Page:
What is Goucher College? Are we still a liberal arts school even without majors in math, theater, Jewish studies, and Russian? Even if the recently announced phasing out of certain majors does not directly affect many students on campus today, unintended consequences of these decisions may have a broader impact. What does this mean for our identity and future and, perhaps more importantly, was this the right decision?
Clearly, there will be some short-term and potentially damaging consequences. Professors in cut majors may lose their motivation for teaching in areas now deemed unessential. Through this process, many of us students who are future alumni and future donors felt disenfranchised. We were not meaningfully invited to critical meetings where decisions were made, and the most important meetings were strictly closed to students. This neglect may impact students’ current and future commitment to the school.
That being said, with every decision, there are winners and losers. Even at a non-profit institution, hard decisions have to be made. Higher education in the United States ultimately must face economic reality, and we risk losing everything if we fail to make hard financial decisions. If, as argued, many of the discontinued majors were unsustainable from an economic standpoint, their continued funding posed a real problem for Goucher’s big picture. If student enrollment did not support these programs, why and how can we justify maintaining them? Do these curriculum changes have an existential impact, calling into question our status as a liberal arts college?
Technical skills education versus general study have been pitted against each other since the institutionalization of education. Roman Patrician families bought Greek slaves as tutors for their teenage boys to ensure proper education in areas of mathematics, grammar, rhetoric, history, and logic. These skills were essential for a liberalis, a free man, to participate in civic life. Specializing in a technical skill was exclusive to slaves. With the fall of the Western Roman Empire, all education was further limited only to the clergy; even noble families were largely illiterate for hundreds of years. The first universities, such as Oxford, were established in 1096. As time progressed, Late Medieval education primarily required choosing between training to be doctor, lawyer, or clergy, or, for the wealthy, the study of the artes liberales.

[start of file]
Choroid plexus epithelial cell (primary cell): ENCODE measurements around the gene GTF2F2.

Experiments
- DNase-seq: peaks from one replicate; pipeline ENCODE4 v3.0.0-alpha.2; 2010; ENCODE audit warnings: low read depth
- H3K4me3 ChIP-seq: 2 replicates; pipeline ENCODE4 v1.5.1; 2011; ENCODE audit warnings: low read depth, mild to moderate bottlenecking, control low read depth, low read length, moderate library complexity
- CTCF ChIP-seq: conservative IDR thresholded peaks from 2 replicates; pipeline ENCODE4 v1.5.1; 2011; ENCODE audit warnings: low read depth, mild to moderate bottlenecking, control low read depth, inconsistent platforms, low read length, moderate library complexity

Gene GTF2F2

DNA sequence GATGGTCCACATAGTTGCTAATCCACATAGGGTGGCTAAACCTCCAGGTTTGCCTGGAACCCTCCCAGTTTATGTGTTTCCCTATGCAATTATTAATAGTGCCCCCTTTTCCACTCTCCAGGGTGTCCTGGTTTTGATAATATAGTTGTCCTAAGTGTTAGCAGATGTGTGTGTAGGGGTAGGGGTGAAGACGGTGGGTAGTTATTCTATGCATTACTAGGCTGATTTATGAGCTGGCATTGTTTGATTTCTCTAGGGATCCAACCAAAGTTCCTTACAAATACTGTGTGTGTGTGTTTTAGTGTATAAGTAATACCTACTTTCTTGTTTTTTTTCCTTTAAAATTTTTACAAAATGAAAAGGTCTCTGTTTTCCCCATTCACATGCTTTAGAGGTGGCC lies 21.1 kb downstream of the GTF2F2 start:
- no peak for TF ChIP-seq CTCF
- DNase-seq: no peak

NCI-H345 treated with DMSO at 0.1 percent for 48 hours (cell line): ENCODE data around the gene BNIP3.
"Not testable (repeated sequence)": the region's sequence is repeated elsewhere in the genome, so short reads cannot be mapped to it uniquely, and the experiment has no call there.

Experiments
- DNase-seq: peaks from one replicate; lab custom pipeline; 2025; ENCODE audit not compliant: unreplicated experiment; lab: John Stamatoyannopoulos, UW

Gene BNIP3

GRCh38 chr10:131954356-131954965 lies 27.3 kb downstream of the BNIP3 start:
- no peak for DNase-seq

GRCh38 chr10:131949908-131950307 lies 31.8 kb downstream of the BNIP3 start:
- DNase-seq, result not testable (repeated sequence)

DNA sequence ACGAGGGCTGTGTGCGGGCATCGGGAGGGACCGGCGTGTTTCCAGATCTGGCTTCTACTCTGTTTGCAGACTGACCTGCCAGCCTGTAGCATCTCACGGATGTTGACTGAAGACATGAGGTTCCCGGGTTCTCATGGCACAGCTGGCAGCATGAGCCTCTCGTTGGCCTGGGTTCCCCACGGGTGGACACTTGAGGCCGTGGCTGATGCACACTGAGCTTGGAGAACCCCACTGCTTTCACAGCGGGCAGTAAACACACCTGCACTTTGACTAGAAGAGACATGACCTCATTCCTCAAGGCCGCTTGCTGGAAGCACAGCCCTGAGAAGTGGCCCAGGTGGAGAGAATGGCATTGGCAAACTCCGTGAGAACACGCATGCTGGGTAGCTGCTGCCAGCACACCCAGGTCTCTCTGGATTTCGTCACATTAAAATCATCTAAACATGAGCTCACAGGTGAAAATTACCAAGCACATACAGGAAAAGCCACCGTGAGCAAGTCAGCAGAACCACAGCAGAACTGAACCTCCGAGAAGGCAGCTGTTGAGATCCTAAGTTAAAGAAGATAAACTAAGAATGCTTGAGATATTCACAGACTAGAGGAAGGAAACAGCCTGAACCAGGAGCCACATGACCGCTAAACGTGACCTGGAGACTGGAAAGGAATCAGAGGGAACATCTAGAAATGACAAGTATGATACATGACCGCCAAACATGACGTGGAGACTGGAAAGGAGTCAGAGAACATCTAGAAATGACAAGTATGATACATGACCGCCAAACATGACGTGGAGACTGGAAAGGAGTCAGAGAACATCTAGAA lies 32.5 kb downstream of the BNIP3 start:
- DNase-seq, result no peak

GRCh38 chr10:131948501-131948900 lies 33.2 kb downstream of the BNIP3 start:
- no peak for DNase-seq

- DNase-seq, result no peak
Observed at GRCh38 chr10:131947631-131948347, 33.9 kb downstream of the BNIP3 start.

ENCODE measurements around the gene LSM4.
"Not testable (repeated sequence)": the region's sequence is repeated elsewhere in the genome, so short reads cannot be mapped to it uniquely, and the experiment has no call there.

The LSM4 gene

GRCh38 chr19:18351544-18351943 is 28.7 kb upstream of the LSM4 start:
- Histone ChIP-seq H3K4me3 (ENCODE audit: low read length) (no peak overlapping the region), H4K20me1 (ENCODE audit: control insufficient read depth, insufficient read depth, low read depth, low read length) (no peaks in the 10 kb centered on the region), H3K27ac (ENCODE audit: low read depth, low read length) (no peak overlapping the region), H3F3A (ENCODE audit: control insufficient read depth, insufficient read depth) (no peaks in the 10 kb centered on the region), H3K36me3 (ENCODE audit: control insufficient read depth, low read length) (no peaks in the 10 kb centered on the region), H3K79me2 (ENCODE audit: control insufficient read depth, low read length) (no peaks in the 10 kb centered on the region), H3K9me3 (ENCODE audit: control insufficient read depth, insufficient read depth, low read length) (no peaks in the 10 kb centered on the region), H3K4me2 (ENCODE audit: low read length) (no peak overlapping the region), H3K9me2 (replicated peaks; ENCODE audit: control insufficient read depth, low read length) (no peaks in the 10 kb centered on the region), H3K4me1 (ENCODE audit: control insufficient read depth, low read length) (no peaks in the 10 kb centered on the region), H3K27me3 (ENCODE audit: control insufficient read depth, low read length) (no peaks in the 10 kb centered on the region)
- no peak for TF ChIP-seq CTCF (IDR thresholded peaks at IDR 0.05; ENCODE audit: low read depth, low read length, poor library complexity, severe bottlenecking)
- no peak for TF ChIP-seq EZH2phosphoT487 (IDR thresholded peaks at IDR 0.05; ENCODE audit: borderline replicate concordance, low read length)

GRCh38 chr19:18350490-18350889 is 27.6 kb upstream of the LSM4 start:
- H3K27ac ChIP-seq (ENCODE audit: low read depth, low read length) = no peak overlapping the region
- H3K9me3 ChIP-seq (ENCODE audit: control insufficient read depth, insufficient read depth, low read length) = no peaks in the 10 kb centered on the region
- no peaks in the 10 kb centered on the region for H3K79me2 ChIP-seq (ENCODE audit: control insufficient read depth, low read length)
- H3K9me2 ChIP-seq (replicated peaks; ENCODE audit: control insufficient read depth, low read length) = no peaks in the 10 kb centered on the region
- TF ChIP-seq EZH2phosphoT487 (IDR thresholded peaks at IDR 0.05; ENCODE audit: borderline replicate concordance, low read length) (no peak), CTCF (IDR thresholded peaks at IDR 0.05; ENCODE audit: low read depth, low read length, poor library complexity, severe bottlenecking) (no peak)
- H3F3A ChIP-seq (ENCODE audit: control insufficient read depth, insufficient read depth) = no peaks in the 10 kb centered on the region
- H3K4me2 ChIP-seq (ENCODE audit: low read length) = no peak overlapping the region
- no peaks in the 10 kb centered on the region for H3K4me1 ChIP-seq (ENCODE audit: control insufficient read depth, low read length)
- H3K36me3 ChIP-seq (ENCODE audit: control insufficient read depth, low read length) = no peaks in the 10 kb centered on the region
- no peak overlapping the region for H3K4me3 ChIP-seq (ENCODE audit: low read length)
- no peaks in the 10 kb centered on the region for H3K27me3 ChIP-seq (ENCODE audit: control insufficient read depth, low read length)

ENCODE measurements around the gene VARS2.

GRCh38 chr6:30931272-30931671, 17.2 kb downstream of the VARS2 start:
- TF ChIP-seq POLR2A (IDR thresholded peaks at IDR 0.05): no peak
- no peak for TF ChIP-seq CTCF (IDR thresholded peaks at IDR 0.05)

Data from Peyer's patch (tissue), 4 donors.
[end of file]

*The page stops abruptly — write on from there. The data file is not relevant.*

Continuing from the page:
Higher education in the United States took liberal arts to the next level during the 19th century. Harvard and Yale, once religious institutions, became centers of liberal arts. Higher education was no longer reserved for elite white men. Women’s colleges, like Bryn Mawr, Wellesley, and the Women’s College of Baltimore, later renamed Goucher College, were founded. Historically black colleges were established: Spelman College, Howard University, and many more. Educating these once marginalized populations was critical to women’s suffrage and desegregation, along with a huge liberalizing impact on society in the United States.
The 20th century challenged this wave of liberal arts enthusiasm with the creation of research universities and large state schools. These larger institutions promised specialized skills much more affordably than private institutions and threatened small liberal arts colleges. As such, public universities expanded higher education across class lines to more people than private institutions could ever hope to reach. By simply increasing the number of students in a lecture hall, costs per student for professor salaries, heating, and administration could be reduced.
In the 21st century, the major financial challenges to Goucher and other small, private liberal arts schools nationally have only increased. Higher costs due to health care, pensions, and the demand for high quality updated physical structures on campus have only put more demands on small private colleges. Specifically, over the past several years, Goucher has been suffering from serious financial deficit. Phasing out of unpopular majors is only one correction to address this. Investing in new First-Year dorms and a new dining hall, while increasing short term costs, will hopefully attract more students to Goucher and make us more competitive. Keeping unsuccessful majors is not an investment in the future.
On the bright side, despite the loss of some student majors, perhaps the unspent funds could be redirected to better supporting successful departments. For example, psychology is one of the most popular majors at Goucher, yet the department’s funds were essentially redirected to support the book studies minor. Fundamentally, that is unfair to the psychology department, who could use their own funds to invest in themselves, helping attract the best and brightest students to Goucher.
But how does this impact our status and does that matter? Liberal arts in the 21st century cannot be the liberal arts of the ancient Greeks or the Middle Ages, or even the 19th century. The world has changed and the unfortunate truth is that the phased-out majors are unpopular nationwide. Peace studies is one of our most popular majors, but it is only is sixty years old; a baby when compared to most departments!
We must adapt and endure in spite of the fact that we may feel forgotten or ignored. We as a student body must pull together. I am not advocating passivity; I am advocating for clear heads and a willingness to evolve. I hope with time we can begin working together—all Goucher students, administration, faculty, and alumni—for a better community on campus.